Newspaper Page Text
VOLUME IX--S0. 17.
PRESCOTT, ARIZONA, SATURDAY MORNING, APRIL 27, 1872.
PabUihed every Saturday Morning,
.... T ... .
v rty Arizona Territory,
JOHN H. MAEION & Co.
RM;s IXYAKIABLY IX ADVANCE
.r VlT hh- Te S700
' ..' ;,s Moaft 4 00
I . ThMoBta 2 50
(2, r (.-ipHW, 25
AD V K RTISTSST G:
-i,, usrc, one time, $3X0; each ndditlonn!
.! .' vi Ea:h additional square, wine rat'.
K ,i,-ru dlseootit he twule to persons con
r the amc dvUsement for three, six, or
jvMi.nal and business card inserted upon
; Irwrisst Aimtfawti will not b intnr'M !a
' .11 ... klt Lbm nwi f.-
-af MtBii o'Hc Is well sjitpnliifd with Presses,
i , t) and OnuwneitUi Type, and the prs-
d.rerodiied U L-::ecnt all work -with
'm,, ; i. , may be tavored in the ueateat and Wl
mty be ordered from any part of th
- -1. -v. and, wheu accompanied xlth the cash,
; t promptly executed and sent by mnil, or
&. i ' cjt'L
-r. m1 "cndlnjt us woiiy for auhcrintin.
cm.; or job work, may forward It by mail,
, !m-, at their own risk.
r' I'rwUx Nrtc inken at pat in payment
i . i npt on, advertising and job tcrtrk.
nil order and letters to
'This Misrk," Prescott, Arizona.
LETTER PROM- FHCENIX.
i'.iiMX, Maricopa Count v, A. T., )
April 19th, 1872.
' 'In Arisami Mintr:
mk meeting of the citizens of this.
iTiil valley was held in the storf of
., .v Murphy, on the IW nit., to deviso j
t iif h.s of safety from lawless Sono j
.: s .td others. A volunteer company j
r itel, to act in case of pressing lan j
. Warden, Sheriff, was elected Cap- j
ai -i. at the suggestion of Governor Snf j
v mprie'H!i and four Mexicus were
. '.'oauuitU f Snfot-, to inquire
. ,..vtwt in rers and to nottt
. kta U n Thics has hail sin i
" "t Two k no -n nwcali quietly ,
A.tU th-i t' c.r eft'eets, and a j
inty ijir val'-nt. j
. P -put y SUerill, is engaged in i
tlie county. lie thinks that the
-i'tie proiwrt' will be double what it j
a t car.
- - -John George and .lolui Walters are i
. larye, gulratatitial house fo: asa1M,n. ;
1 immeHatly to put up another
j Miu for a hotel. These two. win n j
w ill be the boat constructed cditiei'
: -ps in the valley are looking fin?,
-omi-se of an abundant harvest.
iy has about 200 a res of wh at
! uhicli would Ik; hard t ieat
: n p.itch of alfalfa, sui roimdri
. .ind running wats.', u troat f. r
t Itehoid. lie has cottonwoc I
uui. l a little over three years aro.
inchea through ad thirty teet
M'ars ago Mr Gray came here
II- .: now worth SUM AO. There i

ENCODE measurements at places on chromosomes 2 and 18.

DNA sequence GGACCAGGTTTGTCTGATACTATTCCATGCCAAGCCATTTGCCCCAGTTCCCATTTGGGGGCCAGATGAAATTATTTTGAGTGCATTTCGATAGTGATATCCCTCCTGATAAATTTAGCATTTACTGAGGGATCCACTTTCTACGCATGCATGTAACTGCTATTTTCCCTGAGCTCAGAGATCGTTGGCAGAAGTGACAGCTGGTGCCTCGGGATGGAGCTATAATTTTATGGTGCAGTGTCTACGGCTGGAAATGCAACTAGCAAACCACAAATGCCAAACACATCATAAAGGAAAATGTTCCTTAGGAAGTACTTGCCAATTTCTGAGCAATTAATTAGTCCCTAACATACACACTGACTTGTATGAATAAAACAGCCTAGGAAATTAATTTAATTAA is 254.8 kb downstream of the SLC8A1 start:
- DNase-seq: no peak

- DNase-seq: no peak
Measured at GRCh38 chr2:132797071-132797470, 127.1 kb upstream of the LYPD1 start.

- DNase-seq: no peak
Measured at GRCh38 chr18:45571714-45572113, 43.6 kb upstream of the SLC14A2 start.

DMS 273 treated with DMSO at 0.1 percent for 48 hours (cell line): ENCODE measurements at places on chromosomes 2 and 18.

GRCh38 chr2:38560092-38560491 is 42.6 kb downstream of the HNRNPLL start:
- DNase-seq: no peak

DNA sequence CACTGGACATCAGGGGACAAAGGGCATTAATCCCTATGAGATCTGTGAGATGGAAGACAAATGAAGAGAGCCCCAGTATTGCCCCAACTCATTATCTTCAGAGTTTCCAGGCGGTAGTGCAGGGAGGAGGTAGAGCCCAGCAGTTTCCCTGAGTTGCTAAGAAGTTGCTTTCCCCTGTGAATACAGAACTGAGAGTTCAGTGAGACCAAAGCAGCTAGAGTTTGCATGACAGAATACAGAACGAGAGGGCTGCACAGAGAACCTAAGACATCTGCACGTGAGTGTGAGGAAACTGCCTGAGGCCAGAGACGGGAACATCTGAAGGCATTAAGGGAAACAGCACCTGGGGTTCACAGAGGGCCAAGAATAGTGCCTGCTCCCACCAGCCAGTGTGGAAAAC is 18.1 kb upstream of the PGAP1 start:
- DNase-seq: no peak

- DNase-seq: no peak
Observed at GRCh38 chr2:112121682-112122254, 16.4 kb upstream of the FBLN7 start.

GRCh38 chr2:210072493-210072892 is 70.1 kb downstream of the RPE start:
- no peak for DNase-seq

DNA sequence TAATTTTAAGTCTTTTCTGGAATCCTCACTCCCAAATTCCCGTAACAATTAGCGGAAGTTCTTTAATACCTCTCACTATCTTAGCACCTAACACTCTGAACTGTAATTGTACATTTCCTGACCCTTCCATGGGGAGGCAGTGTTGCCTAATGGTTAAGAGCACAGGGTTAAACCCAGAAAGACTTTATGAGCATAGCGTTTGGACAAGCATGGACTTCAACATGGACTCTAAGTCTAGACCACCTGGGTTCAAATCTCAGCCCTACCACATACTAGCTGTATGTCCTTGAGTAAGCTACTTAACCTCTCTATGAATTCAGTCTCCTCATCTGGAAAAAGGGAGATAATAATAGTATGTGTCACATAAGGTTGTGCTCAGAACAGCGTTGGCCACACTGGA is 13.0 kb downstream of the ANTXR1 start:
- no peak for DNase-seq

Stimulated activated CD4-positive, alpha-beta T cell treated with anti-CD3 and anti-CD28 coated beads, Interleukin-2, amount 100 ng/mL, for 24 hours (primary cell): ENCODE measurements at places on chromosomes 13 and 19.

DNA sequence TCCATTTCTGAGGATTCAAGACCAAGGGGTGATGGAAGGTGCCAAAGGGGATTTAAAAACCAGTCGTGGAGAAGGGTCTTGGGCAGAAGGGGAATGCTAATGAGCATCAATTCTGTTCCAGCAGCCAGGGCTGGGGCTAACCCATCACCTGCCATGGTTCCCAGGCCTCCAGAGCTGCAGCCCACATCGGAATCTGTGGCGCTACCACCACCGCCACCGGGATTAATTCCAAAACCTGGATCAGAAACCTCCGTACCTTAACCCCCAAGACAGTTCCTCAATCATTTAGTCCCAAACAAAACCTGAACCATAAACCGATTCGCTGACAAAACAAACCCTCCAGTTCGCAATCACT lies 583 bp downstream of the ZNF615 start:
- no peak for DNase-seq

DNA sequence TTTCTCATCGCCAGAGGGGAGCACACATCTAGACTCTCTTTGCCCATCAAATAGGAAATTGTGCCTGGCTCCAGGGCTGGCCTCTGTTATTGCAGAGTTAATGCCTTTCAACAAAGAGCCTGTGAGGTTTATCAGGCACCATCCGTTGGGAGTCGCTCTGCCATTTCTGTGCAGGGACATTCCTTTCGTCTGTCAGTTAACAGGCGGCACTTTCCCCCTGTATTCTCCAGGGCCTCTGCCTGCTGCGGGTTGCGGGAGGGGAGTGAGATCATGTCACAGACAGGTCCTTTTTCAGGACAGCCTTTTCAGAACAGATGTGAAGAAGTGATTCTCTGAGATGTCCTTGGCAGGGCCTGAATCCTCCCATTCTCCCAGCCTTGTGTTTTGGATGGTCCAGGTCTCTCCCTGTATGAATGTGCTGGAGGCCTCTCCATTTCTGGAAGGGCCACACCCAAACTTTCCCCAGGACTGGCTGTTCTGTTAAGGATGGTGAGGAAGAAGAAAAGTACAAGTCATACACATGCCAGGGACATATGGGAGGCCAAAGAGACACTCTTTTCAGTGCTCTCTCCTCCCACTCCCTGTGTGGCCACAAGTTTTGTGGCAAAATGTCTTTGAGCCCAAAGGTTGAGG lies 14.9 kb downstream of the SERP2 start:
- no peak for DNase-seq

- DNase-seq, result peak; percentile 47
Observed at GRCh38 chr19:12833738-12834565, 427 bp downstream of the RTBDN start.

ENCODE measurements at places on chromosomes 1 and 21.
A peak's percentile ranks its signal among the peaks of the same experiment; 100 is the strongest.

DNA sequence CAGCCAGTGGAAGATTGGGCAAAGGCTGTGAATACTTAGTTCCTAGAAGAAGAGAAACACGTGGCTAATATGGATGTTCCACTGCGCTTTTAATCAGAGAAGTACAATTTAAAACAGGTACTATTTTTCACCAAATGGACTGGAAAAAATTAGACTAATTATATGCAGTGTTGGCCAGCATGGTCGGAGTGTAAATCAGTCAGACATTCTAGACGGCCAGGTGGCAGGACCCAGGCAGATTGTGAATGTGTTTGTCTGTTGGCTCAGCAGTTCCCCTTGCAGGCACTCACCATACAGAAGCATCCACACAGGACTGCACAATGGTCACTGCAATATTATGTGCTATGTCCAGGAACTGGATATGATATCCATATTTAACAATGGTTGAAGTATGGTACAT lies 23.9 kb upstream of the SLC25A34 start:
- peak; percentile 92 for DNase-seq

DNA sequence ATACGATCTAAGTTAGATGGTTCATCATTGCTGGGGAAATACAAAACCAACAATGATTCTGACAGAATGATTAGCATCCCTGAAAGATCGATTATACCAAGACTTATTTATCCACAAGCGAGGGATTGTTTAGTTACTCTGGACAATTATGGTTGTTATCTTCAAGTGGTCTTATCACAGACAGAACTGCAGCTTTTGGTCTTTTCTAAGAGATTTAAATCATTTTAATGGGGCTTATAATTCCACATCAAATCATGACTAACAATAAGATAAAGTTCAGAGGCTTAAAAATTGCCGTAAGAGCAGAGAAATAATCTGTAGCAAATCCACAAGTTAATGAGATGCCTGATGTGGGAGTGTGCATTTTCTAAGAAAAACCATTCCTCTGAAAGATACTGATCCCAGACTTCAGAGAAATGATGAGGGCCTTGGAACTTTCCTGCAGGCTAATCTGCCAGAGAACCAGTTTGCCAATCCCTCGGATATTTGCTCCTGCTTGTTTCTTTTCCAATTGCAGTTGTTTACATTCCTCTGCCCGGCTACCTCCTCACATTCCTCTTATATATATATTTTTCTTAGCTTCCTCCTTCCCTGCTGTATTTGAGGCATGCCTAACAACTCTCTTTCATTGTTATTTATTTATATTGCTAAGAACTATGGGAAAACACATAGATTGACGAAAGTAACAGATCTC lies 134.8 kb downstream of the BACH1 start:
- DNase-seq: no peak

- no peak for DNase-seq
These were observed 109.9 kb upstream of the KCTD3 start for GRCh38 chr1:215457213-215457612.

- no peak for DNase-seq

.mcc iu this valley for hundwl.s j
I r:ite as well, by exercising a like j
' ; lilience. 4i
. svesing last, l. u. n anion
e a aociul party to a few guests,
ti ou&g and fair tripped the light
ii. tue merry soinda of mu-ic,
r - I anon cake and wiuc was iws- ,
' sr..i I : r ,lTll-.
n li ,f W. U. rjciUngs & Co. is idle
t -e fc Co. wave iened a new
u A Co. lave oponod a book and
Viv U roeeived a uew
f y vf otd M-hich Uiey are selling for
"r y 1; ,.-.u uu again opened his saloon,
k " trn-kized amanngl-, as iu days of
1 p-w li'i'-kMttith shop of Cavnnoss and
1 , n 'i.tjc a thriving bnsineiK.
,?i 'Vl . " kekl mimt in tbe valley on
v '-t, d m tke town on Tuesday.
... veiV .ealoon, ou tbe 5tb inst, a
r ' t .dhu ra.s sligbtly stabbetl by
lt U 'nan mined Brown. Cause alleged,
llrowii is uadcr Iwiuls to appear for
w tli May terra of the District Court.
A tew school is is operation in Mesquit
district, about three miles below town,
ioe school in town is still open.
A py 0f Mohave Indians were in tbe
p)' for a few days. They left on Tuesday
A Slight frost left its mark in spots, in the
s. few nigUts past Tbe entps suffered
AtVocAtiU i...no ioe -r t civZt-
1' t-kor and 3fjtrrct E.
L Lf c&me to the valley but ! short
I- T"T t-awa ots. jhrts. tkere is a eoo
f f 3ntedw has. in a
Till THiilrir-ll 1 f Villi 1" 11 Ml II 1
SALT RIVER VALLEY.
Piiksix, Maricopa County, Arizona, )
April 12th, 1872.
Editor of the Arizona Miner:
In compliance with your request, I proceed
to give you some facts in regard to farming
matters in Salt River Valley. In doing this
I am at a loss how to commence, but as
farming here depends so entirely upon irri
gation, I have concluded that tbe proper way
will lie to first give you a brief description
of principal ditches now constructed, and by
means of which the" water is taken from the
river and carried to tbe different localities
and farms -where it is used. I shall be very
careful not to make over estimates of any
thing, and shall prefer to be rather under
than over the real facts in making my figures.
There are six main ditches or irrigating
canals taking water from this side (the north
side) of the river, named as follows: "The
Swilling Irrigating Canal," "Wilson's
Ditch," "The Juan Chiviri," "The Salt
River," " The Monterey" and the Mexican
The Swilling Irrigating Canal was the first
constructed, and was commenced about the
first of December, 18G7, and the water was
turned into it in time to raise a crop in 'G8.
Its first cost was about 10,000. Every year
since '08 it has been enlarged and improved,
and last year a new ditch was dug, intersect
ing the old one at a point 1,100 yards from
the river in a straight line. This last is 20
feet wide on the bottom; is of an average